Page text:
How Dull Is Profanity at Undermain? There Are No Words

Undermain Theatre is presenting the world premiere of East Coast playwright Sylvan Oswald's Profanity, directed by Katherine Owens. The title could serve as a warning, for you will curse Undermain for choosing to produce this unremarkable drama and curse yourself if you've already bought tickets to it.

It's a damn shame fine actors Alex Organ, Bruce DuBose and Michael Federico have to tie themselves in knots trying to enliven characters so bleakly drawn as Profanity's Whitey, Gersh and Leo. Here are men as drab and empty as the dozens of beige metal filing cabinets standing like ugly sarcophagi on designer John Arnone's set in the catacomb-like theater space.

The men are brothers in Philadelphia in the 1950s, operating a failing real estate business whose only profits are from selling homes built on a sewage-soaked landfill. When one of the angry homeowners, Vivian (Shannon Kearns-Simmons), uses subterfuge to get a job in the office and access to files that will bring the brothers down ... look, you don't need to know more. Because Profanity isn't Glengarry Glen Ross or Ibsen's The Master Builder (which is a laugh riot compared to this thing). It's a journey to Dullsville. It's 90 minutes of dialogue like this: "It's probably a little rain or a leak or, um, did you spill?" Note the "um." There are a lot of "ums" in Oswald's humdrum conversations. Here's another gem, uttered by DuBose's character, the glum big brother, Gersh: "When the sun has set, it's the end of the day."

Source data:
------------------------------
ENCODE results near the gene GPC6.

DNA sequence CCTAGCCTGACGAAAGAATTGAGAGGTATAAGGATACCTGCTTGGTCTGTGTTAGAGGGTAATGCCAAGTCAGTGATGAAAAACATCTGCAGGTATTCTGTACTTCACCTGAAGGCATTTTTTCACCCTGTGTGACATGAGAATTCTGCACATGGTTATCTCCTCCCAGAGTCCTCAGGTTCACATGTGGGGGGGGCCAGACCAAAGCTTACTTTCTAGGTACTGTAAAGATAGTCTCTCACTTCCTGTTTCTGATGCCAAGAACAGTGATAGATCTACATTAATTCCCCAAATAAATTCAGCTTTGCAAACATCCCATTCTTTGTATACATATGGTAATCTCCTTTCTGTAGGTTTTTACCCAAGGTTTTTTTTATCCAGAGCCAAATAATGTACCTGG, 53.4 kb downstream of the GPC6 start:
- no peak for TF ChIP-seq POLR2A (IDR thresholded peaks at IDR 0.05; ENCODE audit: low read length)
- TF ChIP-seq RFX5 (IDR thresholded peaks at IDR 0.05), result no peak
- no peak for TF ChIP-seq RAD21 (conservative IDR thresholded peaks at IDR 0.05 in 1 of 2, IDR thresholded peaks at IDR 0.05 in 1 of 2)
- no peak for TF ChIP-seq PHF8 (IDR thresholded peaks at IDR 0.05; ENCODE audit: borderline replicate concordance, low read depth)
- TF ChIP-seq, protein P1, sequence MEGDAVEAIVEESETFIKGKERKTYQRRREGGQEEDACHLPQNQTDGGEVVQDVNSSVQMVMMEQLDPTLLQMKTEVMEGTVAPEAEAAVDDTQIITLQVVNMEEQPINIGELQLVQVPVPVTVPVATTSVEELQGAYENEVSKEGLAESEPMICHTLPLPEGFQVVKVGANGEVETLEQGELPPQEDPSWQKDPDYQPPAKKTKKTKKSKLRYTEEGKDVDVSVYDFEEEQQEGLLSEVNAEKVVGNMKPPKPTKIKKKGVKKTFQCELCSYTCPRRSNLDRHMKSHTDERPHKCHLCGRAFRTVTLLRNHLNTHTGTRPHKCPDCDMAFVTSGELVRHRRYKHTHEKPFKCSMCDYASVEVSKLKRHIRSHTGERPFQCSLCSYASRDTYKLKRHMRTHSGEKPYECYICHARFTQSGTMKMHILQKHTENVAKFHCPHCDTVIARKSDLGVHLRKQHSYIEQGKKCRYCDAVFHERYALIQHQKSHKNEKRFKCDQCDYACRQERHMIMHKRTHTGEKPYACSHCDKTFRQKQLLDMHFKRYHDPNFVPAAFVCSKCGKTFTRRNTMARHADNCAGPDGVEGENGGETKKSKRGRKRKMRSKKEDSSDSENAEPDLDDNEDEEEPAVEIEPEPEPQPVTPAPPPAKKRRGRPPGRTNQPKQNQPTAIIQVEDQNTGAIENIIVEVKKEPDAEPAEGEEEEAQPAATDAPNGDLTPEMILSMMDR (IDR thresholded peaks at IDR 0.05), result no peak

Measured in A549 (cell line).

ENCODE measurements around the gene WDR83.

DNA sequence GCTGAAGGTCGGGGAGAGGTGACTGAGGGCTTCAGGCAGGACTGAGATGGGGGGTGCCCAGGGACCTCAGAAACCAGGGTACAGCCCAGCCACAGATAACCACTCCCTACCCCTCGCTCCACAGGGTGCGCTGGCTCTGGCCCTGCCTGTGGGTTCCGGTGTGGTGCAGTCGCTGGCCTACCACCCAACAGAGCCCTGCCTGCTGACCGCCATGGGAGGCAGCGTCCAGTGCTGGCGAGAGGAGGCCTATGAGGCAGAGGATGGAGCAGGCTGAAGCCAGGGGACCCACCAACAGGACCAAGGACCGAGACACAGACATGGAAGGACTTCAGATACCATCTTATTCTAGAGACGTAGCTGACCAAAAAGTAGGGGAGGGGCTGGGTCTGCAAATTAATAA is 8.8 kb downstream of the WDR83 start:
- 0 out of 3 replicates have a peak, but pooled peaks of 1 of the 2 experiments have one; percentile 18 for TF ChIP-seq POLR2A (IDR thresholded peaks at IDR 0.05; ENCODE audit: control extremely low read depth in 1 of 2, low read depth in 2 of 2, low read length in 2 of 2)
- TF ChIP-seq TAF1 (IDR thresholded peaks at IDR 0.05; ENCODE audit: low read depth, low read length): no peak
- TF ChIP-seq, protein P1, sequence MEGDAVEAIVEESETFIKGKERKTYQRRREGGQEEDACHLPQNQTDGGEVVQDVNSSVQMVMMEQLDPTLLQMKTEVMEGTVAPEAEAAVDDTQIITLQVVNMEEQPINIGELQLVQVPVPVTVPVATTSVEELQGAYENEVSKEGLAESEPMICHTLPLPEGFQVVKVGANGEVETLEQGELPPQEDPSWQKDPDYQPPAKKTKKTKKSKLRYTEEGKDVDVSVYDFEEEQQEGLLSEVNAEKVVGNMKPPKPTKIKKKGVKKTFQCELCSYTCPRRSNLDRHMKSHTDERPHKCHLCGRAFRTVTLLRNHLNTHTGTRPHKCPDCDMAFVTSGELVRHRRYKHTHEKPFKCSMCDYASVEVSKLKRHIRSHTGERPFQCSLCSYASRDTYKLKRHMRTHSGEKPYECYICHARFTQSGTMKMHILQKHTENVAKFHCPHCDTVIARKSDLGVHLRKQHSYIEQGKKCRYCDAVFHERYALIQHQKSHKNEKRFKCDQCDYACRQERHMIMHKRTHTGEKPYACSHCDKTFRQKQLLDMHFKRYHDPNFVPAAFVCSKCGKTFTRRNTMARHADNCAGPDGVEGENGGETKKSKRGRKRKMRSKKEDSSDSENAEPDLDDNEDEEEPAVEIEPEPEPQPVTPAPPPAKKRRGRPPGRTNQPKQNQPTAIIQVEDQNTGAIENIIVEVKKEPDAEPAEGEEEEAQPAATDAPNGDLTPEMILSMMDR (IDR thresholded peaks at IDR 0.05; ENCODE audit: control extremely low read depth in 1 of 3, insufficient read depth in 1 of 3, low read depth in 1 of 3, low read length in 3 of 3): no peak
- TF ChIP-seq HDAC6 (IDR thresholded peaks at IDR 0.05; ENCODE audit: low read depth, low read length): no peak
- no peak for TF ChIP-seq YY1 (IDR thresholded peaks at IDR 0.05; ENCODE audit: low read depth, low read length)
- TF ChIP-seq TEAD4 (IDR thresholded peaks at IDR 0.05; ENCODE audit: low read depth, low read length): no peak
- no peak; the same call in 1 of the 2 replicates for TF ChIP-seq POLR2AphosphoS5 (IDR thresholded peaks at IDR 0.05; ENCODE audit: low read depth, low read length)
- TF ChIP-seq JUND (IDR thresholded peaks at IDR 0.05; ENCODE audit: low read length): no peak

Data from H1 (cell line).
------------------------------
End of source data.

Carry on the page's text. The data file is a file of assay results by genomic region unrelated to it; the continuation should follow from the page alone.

Bruce DuBose, Michael Federico and Alex Organ play brothers in Undermain's premiere of Profanity.
Courtesy Undermain Theatre
Bruce DuBose, Michael Federico and Alex Organ play brothers in Undermain's premiere of Profanity.

Details

Profanity Continues through October 12 at Undermain Theatre, 3200 Main St. Call 214-747-5515.

Really, 10 minutes in, you'll feel like you've been there all night. You'll want to scream all the obscenities you know just to get out of another fucking second of Profanity.

 
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4 comments
buddyw
buddyw

I saw this play last night and I really couldn't disagree with this review more. Sylvan Oswald doesn't deserve a Pulitzer or anything, but it was decently written and the production was well acted.. I found it intriguing.

To quote Eric Hoffer: "When people are bored, it is primarily with their own selves that they are bored."

baggirl2000
baggirl2000

after taking the time to read this review, I couldn't disagree more.  We saw this play last night and while it wasn't my absolute favorite of all of the 30 years of amazing theater offerings in the history of The Undermain, I thought the acting was strong and superb, the set(s)/lighting were amazing and the play itself was mysterious, very interesting and compelling.  Apparently I'm not the only one.  Every other review I've seen from other theater critics had glowing things to say about it.   We attend 50+ local performances every year ranging from dance, opera, museum exhibits, spoken word, etc., in addition to what we see in other cities, so it isn't as though we aren't aware of what's out there.  

I'm also a little hesitant to take seriously any critic who feels the need to use profanity in a public critique of any kind. Seriously?  You can voice your opinion (whatever it may be) without that.  In my opinion, it lessens ones credibility among other things.  But then again, I don't read the Dallas Observer.  I found this review online through another forum.  

timtim
timtim

I saw Profanity tonight and really enjoyed it. This was my third Undermain play after seeing Time in Kafka and An Iliad last year. I have to say I was a little hesitant after reading this scathing review...but I thought it was just another great, captivating production.

robinstringfellow920
robinstringfellow920

Really Eliane, must you use profanity to make your point.  You're better than that!

 
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